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Spend Leek road work money on the town

By Leek Post and Times  |  Posted: March 19, 2014

By Leslie Jackson

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A COMMUNITY leader is calling for cash intended to be spent on redesigning a busy road junction be returned or spent in Leek if the planned works are shelved for good.

Sainsbury's has again submitted a planning application to delete highway alterations at the St Edward and Church Street junction.

The blocking of the right turn from Mill Street into St Edward Street was part of the original approval given for the supermarket chain's development of the Churnet Works in Macclesfield road.

Now Leek South county councillor Charlotte Atkins has said if the planning application is approved, she would insist that money which Sainsbury's has already paid for the St Edward Street scheme should be spent in Leek and not used elsewhere in the county.

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Alternatively, some of the money, paid to Staffordshire County Council, could be returned to the store chain.

The project was part of a town-wide scheme costing around £1 million, which included the removal of the roundabout at the end of Derby Street and associated works in Haywood Street, plus a new crossing in Ball Haye Street.

The sum specifically earmarked for the St Edward Street work has not been disclosed.

Councillor Atkins said: "I am not against the deletion of the road works, but part of the plan was for a pedestrian crossing in the area. This is still required near the Costa Coffee and Foxlowe area as there has been one fatality there.

"If the planning application is approved I will making investigations at the county council to see what has happened to the money that was to be used for the junction work.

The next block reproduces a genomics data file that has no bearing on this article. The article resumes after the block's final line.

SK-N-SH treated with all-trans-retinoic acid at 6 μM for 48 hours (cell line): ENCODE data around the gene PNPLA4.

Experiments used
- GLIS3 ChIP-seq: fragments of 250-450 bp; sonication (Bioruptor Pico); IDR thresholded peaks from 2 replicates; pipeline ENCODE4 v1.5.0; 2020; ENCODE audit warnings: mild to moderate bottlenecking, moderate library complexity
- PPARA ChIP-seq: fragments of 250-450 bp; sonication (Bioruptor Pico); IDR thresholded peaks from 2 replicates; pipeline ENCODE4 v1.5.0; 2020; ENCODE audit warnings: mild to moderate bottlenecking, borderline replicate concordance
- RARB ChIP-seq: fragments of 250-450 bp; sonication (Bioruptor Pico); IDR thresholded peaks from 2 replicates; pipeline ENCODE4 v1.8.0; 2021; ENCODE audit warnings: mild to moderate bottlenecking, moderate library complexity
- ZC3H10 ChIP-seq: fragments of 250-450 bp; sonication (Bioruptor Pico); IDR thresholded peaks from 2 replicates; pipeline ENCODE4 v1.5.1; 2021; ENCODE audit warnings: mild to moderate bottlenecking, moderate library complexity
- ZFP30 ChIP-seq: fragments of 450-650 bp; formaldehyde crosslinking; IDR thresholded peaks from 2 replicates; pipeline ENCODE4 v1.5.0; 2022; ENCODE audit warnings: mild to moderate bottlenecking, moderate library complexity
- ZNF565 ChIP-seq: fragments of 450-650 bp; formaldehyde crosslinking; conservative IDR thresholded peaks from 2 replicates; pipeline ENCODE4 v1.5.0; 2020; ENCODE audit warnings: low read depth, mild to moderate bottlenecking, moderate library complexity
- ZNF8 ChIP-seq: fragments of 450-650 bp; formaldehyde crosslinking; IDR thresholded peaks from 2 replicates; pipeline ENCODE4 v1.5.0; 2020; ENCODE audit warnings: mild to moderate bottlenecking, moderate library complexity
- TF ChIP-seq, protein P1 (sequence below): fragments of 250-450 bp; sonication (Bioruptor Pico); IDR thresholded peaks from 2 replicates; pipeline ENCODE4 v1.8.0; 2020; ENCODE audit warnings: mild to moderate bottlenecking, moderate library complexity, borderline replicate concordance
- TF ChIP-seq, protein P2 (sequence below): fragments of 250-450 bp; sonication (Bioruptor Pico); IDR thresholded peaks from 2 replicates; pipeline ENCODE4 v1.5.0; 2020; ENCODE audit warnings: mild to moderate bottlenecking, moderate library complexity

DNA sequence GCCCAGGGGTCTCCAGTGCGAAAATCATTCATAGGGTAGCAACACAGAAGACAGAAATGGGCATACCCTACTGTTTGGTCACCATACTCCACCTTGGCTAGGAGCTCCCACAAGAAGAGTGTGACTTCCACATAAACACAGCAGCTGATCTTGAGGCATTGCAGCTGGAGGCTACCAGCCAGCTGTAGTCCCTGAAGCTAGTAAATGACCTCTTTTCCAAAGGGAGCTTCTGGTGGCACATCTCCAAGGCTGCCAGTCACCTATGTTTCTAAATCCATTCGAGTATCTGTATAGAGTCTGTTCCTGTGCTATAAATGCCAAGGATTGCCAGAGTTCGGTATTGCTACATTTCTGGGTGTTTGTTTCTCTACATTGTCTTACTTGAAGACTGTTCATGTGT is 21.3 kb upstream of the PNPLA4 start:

"This money has got to be used in Leek, especially for the pedestrian crossing, and not put in a pot to be spent across the county. It has also got to be looked at if Sainsbury's should get a partial refund.

"The county council has to be transparent over the use of this money as the town has suffered damage to its infrastructure and businesses during the road works."

However, a spokesman for Staffordshire County Council said the money had been used for the wider scheme of the works.

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She added: "This included extra pedestrian crossings."

The latest controversy comes after Sainsbury's withdrew the St Edward Street plan last December, accusing the county council of being "unreasonable".

In December 2010 the supermarket was given planning permission by Staffordshire Moorlands District Council to redevelop the Churnet Works.

However, the planning conditions, which are a legally binding agreement, included the removal of the roundabout, work at Ball Haye Street and the St Edward Street junction.

These were to be completed before the store opened.

Work at St Edward Street, at its junction with Church Street, has not taken place despite the store being open for more than a year. Last June Sainsbury's put in an amended application which sought to cancel the St Edward Street work, claiming the predicted amount of extra traffic using the highway had not materialised.

The plan went before the planning committee last September, but was deferred and then later withdrawn at the end of the year.

In a statement at the time to the Post & Times, Sainsbury's said it had already paid the county council for the work, but it had been suggested that the supermarket should monitor the junction for five years and pay additional costs.

Michael Adenmosun, Sainsbury's portfolio development manager, said: "The application demonstrated that these works, the last of the highway works linked to our Churnet Works development, are not required at this stage, and in our opinion are unlikely to be required in the future. Our application to remove the requirement was met with a suggestion that Sainsbury's should monitor traffic at the junction for a further five years and potentially pay further money for additional works in the future.

"Having already paid the county council an agreed sum of money for them to undertake the works as part of the original submission, we feel the additional monitoring and costs, along with the uncertainty this will lead to in the community regarding the junction, is unreasonable, and left us with no option but to withdraw our application."

A decision on the latest application is expected to be made by planners at the district council within the next eight weeks.

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